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Aoccdrnig to a rscheearch at an Elingsh uinervtisy, it deosn't mttaer in waht oredr the ltteers in a wrod are, the olny iprmoetnt tihng is taht the frist and lsat ltteer is at the rghit pclae. The rset can be a toatl mses and you can sitll raed it wouthit porbelm. Tihs is bcuseae we do not raed ervey lteter by it slef but the wrod as a wlohe.
Posts: 1412 | Location: Buffalo, NY, United StatesReply With QuoteReport This Post
Picture of Kalleh
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Interesting! Still, I read your note with ease. There was an uproar in our elementary school when the teachers taught writing by the having the children write creatively as much as they could, never minding how they spelled words. I will say, the children wrote creative stories, but we parents wondered what would happen with their grammar and spelling in later years. One teacher comment was, "Well, computers have spellchecks and grammar checks."
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Picture of Richard English
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"I tired and tired to read that and finally became too tried to continue".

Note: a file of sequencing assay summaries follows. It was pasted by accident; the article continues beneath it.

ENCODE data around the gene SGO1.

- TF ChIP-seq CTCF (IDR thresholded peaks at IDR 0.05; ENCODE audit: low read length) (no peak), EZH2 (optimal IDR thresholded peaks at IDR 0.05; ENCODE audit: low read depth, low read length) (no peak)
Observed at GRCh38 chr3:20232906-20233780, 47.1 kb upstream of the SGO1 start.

I suppose it works OK just so long as the jumbled word does not become a genuine word.

Richard English
Posts: 8038 | Location: Partridge Green, West Sussex, UKReply With QuoteReport This Post
Picture of Graham Nice
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That's exactly how I read. I understood your note perfectly. Hence I can't bring myself to wear clothes made by FCUK and I never remember charcter's names from books. Isn't everyone the same?
Posts: 382 | Location: CambridgeReply With QuoteReport This Post
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Originally posted by Kalleh:
"Well, computers have spellchecks..."

And I thought that a spell checker was used by a practitioner of the black arts Wink
Posts: 150 | Location: Amsterdam, NetherlandsReply With QuoteReport This Post
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I Found your message surprisingly easy to read, Morgan, despite the misspellings. I hope that doesn't keep people from at least trying to spell correctly.

Barbara Santin of Clearwater, Florida and her husband noticed a highway construction sign that read "EXSPECT DELAYS". Her husband took a picture of the sign and she sent it to Govenor Jeb Bush. She received an automated reply, so she called the St. Petersburg Times, which sent out a photographer and reporter to check out the sign. The sign was gone, but they noticed another one that read "NIGHTLY LANE CLOSEING BEGIN OCT. 8".

She told the Times that she had noticed misspellings in their paper, also. So when they printed an article about the signs, they ran it through spellcheck three times and consulted a dictionary.

Posts: 2871 | Location: Shoreline, WA, USAReply With QuoteReport This Post
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